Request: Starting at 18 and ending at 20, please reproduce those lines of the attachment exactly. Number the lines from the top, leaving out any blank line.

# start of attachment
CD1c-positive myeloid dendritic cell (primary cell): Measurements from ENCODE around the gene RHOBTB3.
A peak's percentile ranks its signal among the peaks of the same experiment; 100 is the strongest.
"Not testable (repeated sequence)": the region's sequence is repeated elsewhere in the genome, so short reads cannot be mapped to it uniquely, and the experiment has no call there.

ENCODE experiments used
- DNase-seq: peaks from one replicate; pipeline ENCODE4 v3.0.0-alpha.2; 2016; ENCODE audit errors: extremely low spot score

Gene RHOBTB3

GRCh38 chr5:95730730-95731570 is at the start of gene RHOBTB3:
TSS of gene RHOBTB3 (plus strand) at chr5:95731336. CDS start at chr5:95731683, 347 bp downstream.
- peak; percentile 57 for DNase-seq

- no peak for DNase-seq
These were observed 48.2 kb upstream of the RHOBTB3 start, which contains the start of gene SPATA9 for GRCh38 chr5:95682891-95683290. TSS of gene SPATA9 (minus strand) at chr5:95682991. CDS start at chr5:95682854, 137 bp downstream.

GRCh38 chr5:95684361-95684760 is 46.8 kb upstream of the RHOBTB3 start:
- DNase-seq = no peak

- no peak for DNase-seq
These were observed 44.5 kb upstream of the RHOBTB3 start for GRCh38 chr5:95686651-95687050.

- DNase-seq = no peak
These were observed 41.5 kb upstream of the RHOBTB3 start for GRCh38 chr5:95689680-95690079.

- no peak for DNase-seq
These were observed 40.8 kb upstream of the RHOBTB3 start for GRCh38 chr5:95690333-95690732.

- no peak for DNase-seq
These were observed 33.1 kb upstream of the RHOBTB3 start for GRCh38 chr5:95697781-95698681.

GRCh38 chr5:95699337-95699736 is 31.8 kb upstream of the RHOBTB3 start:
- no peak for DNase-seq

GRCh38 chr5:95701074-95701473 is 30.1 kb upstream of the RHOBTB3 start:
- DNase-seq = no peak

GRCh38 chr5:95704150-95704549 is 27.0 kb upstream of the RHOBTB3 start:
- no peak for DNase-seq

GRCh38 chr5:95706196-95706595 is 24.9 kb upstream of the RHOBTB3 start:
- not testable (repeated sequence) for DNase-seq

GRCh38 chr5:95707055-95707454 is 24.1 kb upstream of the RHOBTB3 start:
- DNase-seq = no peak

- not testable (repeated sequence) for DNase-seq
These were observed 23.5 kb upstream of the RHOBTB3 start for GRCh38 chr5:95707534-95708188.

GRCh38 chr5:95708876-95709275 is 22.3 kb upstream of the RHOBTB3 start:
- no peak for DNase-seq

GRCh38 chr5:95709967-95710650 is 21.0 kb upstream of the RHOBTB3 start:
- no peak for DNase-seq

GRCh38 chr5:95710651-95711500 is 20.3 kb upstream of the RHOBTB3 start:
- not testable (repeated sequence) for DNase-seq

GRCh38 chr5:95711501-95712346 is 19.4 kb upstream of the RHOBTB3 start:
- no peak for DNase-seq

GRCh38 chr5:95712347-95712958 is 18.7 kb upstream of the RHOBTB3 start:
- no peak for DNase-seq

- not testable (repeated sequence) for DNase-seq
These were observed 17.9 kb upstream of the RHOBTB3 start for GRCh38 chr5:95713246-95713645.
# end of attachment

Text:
- no peak for DNase-seq
These were observed 40.8 kb upstream of the RHOBTB3 start for GRCh38 chr5:95690333-95690732.

- no peak for DNase-seq